The Electricity and Magnetism show covers electrostatics, electricity, magnetism, and their interrelations. The concept of charge is introduced with balloons, fur, plastic pipe, silk, glass, ping pong balls, soap bubbles, and ISU students running around with styrofoam balls. Several experiments are also done with a Van de Graff generator. Magnetism and its relation to moving charges is demonstrated with electromagnets, electron beams, and simple motors and generators. Several smaller experiments are projected onto a large screen with a video camera and projector. To caution the audience on the dangers of electricity a pickle is electrocuted. The show is topped off with exhibitions of an 8' Jacob’s ladder, a rail gun, and a Tesla coil.
For the Electricity and Magnetism workshop, teachers build electroscopes and use them in electrostatics experiments. The connection between electricity and magnetism is shown with a battery, wire, and a compass. Teachers are also shown how to build electromagnets, simple motors, and how to connect a cheap dc motor to a headphone jack of a radio to make a speaker.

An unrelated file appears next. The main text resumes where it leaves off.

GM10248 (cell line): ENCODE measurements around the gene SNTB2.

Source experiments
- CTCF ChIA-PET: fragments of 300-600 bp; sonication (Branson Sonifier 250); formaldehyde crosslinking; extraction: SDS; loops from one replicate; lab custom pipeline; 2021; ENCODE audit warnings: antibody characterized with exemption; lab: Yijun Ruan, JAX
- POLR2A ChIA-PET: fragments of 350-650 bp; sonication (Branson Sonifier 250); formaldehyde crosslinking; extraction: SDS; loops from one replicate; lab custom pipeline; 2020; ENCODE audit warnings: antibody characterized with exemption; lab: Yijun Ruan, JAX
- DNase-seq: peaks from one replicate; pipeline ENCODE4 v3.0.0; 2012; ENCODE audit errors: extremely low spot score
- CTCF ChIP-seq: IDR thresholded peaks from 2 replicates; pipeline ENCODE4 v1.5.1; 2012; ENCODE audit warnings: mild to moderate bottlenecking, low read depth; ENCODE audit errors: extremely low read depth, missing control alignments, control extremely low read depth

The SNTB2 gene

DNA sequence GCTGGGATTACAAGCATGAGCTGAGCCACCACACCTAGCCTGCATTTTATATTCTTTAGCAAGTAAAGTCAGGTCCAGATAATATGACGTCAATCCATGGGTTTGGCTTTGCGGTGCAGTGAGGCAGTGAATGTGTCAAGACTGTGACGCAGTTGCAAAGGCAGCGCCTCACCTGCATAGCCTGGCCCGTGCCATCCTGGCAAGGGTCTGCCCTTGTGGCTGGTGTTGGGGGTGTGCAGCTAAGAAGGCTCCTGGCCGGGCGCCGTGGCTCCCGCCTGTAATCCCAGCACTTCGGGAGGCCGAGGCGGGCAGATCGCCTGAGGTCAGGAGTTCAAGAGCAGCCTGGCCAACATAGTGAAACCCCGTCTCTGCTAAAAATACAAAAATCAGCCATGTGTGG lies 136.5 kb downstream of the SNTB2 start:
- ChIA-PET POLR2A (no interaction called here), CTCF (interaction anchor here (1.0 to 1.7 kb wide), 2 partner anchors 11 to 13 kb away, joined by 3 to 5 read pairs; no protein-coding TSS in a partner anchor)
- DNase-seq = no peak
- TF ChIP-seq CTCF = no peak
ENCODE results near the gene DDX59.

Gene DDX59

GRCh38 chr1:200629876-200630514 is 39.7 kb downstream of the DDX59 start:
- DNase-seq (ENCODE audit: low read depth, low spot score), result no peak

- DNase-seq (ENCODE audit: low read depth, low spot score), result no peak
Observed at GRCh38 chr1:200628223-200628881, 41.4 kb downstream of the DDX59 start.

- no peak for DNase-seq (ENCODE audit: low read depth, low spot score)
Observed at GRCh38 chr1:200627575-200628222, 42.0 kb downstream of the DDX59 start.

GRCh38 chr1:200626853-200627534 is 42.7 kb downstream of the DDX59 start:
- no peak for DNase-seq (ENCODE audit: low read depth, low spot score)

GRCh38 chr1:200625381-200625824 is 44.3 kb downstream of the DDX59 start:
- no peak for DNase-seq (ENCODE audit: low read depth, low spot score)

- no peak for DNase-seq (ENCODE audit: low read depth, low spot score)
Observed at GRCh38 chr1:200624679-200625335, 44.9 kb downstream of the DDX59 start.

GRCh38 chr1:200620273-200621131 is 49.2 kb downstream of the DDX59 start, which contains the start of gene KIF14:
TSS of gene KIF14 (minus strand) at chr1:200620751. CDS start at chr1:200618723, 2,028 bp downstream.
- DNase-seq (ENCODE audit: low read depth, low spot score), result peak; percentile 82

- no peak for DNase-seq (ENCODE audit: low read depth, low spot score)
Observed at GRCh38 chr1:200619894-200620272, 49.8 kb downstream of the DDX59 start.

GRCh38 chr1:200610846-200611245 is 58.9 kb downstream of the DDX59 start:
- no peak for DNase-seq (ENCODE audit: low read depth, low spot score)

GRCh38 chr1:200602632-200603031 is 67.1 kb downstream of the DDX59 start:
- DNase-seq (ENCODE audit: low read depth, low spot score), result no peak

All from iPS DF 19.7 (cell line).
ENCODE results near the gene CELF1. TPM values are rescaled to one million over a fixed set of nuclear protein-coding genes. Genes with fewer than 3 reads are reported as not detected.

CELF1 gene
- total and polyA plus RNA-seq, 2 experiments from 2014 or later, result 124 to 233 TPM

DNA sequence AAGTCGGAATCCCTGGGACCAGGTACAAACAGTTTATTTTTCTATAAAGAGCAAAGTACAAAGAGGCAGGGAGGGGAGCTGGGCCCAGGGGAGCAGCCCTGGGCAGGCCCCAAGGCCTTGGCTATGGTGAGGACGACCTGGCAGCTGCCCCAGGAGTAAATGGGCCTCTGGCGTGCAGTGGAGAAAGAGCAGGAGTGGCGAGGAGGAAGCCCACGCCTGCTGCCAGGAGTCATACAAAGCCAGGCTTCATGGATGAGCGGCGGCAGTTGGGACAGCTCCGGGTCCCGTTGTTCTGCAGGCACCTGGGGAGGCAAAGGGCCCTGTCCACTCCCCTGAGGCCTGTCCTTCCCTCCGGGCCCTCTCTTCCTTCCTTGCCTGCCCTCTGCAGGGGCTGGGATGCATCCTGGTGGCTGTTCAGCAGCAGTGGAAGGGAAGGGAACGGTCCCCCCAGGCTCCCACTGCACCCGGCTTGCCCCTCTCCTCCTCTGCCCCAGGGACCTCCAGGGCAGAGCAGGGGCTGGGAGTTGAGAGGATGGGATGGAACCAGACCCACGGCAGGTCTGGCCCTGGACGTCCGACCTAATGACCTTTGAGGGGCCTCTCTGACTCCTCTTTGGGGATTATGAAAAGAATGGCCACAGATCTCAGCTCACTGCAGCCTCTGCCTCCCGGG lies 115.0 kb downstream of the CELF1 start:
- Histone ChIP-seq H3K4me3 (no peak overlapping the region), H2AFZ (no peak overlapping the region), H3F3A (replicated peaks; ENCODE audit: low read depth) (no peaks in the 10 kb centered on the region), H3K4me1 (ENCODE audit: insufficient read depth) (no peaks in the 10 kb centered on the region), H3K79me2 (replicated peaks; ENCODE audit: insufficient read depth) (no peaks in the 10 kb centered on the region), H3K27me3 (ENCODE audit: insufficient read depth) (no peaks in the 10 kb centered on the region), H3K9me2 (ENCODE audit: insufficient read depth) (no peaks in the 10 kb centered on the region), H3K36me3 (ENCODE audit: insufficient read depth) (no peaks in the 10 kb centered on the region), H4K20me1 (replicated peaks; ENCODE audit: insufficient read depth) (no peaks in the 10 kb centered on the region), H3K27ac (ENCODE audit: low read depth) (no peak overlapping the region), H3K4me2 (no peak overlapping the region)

Sound and Waves presentations are the most difficult to set up and present. It begins with a laser light and sound show that serves to introduce sound as a vibration. Other demos include waves on springs, a 20' torsion wave machine, singing rods, Chladni plates, hoot tubes, resonance boxes, and a wine glass tune. Short lengths of PVC are handed out to students, who “pop” them on their hands to perform a simple tune. A wine glass illuminated with a strobe light is shattered with sound. A laptop computer with Fourier synthesis software is used to demonstrate the recipe of sounds. As in the Electricity and Magnetism show, several of these are projected onto a large screen. An 8' flame tube is used as a finale.